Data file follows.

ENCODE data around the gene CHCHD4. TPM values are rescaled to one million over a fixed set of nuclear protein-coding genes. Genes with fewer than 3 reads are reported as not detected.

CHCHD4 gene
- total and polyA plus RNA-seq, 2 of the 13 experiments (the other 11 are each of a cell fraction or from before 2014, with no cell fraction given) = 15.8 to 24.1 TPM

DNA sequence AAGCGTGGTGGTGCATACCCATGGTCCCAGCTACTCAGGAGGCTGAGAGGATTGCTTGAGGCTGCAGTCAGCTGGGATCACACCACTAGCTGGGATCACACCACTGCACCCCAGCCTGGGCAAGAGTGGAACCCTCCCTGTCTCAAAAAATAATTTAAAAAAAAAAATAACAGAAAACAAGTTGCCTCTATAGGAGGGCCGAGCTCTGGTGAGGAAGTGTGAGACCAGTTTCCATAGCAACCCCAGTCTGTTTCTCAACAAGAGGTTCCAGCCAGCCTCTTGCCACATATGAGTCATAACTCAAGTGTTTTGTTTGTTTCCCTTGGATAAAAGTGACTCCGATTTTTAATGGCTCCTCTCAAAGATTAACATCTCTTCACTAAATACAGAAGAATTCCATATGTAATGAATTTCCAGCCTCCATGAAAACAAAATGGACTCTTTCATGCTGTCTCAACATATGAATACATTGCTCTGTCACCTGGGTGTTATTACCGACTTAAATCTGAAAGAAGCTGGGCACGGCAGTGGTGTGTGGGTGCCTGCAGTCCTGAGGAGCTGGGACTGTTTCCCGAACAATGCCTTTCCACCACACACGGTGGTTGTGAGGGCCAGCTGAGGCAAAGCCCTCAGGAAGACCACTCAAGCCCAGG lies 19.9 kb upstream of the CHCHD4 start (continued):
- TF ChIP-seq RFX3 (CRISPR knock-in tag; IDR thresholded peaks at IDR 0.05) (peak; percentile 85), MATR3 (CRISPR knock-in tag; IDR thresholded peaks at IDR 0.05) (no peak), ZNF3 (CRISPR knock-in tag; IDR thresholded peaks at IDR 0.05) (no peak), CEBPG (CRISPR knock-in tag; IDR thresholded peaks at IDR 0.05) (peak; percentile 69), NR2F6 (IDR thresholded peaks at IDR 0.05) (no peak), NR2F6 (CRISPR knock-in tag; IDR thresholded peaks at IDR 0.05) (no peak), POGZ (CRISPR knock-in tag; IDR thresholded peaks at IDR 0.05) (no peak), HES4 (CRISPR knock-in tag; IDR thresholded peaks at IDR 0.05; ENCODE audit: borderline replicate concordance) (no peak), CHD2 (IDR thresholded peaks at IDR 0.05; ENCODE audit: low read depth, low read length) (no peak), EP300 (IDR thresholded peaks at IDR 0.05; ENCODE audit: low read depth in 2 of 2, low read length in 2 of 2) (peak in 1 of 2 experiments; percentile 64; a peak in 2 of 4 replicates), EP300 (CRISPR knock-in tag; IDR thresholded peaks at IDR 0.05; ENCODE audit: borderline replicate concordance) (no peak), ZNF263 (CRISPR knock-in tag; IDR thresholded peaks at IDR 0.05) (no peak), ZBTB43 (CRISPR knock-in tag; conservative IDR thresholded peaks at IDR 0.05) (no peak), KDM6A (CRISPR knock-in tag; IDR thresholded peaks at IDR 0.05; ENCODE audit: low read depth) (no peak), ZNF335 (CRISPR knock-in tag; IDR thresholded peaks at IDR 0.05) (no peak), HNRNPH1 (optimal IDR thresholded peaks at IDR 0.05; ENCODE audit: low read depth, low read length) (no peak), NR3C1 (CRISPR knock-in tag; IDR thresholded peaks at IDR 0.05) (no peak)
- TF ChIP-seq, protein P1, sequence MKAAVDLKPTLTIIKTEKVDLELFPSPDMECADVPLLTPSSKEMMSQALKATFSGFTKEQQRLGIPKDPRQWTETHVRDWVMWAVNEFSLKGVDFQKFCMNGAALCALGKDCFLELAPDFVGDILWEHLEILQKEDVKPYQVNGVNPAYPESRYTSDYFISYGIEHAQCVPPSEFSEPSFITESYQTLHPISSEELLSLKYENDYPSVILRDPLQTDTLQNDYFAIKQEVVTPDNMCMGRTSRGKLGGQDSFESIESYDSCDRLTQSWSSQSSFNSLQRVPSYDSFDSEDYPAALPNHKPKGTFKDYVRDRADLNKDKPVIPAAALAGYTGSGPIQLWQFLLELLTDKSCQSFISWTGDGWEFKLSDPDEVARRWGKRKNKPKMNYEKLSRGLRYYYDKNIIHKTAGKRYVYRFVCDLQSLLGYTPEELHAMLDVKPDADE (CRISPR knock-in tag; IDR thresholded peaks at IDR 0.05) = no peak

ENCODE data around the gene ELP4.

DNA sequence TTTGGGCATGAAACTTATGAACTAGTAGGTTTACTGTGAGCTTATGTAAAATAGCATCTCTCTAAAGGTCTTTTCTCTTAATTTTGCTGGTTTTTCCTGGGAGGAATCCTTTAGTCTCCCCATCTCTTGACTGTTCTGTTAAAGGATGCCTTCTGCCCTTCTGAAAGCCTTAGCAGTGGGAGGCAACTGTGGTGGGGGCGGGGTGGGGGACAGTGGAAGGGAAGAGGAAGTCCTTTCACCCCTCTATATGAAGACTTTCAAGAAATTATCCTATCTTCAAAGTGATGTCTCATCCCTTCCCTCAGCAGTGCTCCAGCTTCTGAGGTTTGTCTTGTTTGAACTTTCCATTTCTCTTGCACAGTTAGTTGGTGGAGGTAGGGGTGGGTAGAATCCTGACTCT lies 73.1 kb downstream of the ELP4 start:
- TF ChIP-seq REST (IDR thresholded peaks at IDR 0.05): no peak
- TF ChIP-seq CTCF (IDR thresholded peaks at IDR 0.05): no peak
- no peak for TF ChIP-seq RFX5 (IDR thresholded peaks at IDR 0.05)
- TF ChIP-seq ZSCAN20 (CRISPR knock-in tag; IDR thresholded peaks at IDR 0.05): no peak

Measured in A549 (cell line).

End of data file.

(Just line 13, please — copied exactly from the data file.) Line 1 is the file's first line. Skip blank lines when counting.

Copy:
Measured in A549 (cell line).